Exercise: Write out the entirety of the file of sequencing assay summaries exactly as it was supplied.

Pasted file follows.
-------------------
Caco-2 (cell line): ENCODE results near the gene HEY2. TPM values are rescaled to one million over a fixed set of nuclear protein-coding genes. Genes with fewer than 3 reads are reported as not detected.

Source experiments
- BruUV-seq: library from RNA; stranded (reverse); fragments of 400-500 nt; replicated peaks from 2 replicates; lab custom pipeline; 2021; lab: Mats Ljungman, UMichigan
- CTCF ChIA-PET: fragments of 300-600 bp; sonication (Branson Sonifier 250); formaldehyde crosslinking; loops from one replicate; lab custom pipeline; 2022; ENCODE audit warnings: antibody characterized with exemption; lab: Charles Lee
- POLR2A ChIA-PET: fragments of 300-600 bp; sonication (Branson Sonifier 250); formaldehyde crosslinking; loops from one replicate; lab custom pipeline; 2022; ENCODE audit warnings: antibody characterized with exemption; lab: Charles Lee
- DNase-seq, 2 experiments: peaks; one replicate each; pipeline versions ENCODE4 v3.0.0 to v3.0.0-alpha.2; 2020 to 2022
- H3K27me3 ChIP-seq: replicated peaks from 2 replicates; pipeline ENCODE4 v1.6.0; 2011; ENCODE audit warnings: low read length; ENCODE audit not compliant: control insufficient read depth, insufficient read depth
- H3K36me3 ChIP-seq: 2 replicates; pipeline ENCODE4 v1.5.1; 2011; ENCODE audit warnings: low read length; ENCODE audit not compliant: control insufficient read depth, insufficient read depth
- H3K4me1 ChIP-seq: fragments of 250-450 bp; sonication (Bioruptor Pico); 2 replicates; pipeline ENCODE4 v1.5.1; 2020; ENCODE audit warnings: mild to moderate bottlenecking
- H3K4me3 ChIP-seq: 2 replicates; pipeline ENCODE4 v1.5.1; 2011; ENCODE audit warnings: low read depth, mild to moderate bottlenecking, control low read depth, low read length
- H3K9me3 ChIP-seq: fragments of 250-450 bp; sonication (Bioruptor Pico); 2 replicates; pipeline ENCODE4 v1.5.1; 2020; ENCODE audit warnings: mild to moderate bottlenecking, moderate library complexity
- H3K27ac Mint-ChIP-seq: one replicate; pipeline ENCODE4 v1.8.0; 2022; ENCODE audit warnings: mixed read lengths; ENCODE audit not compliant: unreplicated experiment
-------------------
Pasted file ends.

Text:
Caco-2 (cell line): ENCODE results near the gene HEY2. TPM values are rescaled to one million over a fixed set of nuclear protein-coding genes. Genes with fewer than 3 reads are reported as not detected.

Source experiments
- BruUV-seq: library from RNA; stranded (reverse); fragments of 400-500 nt; replicated peaks from 2 replicates; lab custom pipeline; 2021; lab: Mats Ljungman, UMichigan
- CTCF ChIA-PET: fragments of 300-600 bp; sonication (Branson Sonifier 250); formaldehyde crosslinking; loops from one replicate; lab custom pipeline; 2022; ENCODE audit warnings: antibody characterized with exemption; lab: Charles Lee
- POLR2A ChIA-PET: fragments of 300-600 bp; sonication (Branson Sonifier 250); formaldehyde crosslinking; loops from one replicate; lab custom pipeline; 2022; ENCODE audit warnings: antibody characterized with exemption; lab: Charles Lee
- DNase-seq, 2 experiments: peaks; one replicate each; pipeline versions ENCODE4 v3.0.0 to v3.0.0-alpha.2; 2020 to 2022
- H3K27me3 ChIP-seq: replicated peaks from 2 replicates; pipeline ENCODE4 v1.6.0; 2011; ENCODE audit warnings: low read length; ENCODE audit not compliant: control insufficient read depth, insufficient read depth
- H3K36me3 ChIP-seq: 2 replicates; pipeline ENCODE4 v1.5.1; 2011; ENCODE audit warnings: low read length; ENCODE audit not compliant: control insufficient read depth, insufficient read depth
- H3K4me1 ChIP-seq: fragments of 250-450 bp; sonication (Bioruptor Pico); 2 replicates; pipeline ENCODE4 v1.5.1; 2020; ENCODE audit warnings: mild to moderate bottlenecking
- H3K4me3 ChIP-seq: 2 replicates; pipeline ENCODE4 v1.5.1; 2011; ENCODE audit warnings: low read depth, mild to moderate bottlenecking, control low read depth, low read length
- H3K9me3 ChIP-seq: fragments of 250-450 bp; sonication (Bioruptor Pico); 2 replicates; pipeline ENCODE4 v1.5.1; 2020; ENCODE audit warnings: mild to moderate bottlenecking, moderate library complexity
- H3K27ac Mint-ChIP-seq: one replicate; pipeline ENCODE4 v1.8.0; 2022; ENCODE audit warnings: mixed read lengths; ENCODE audit not compliant: unreplicated experiment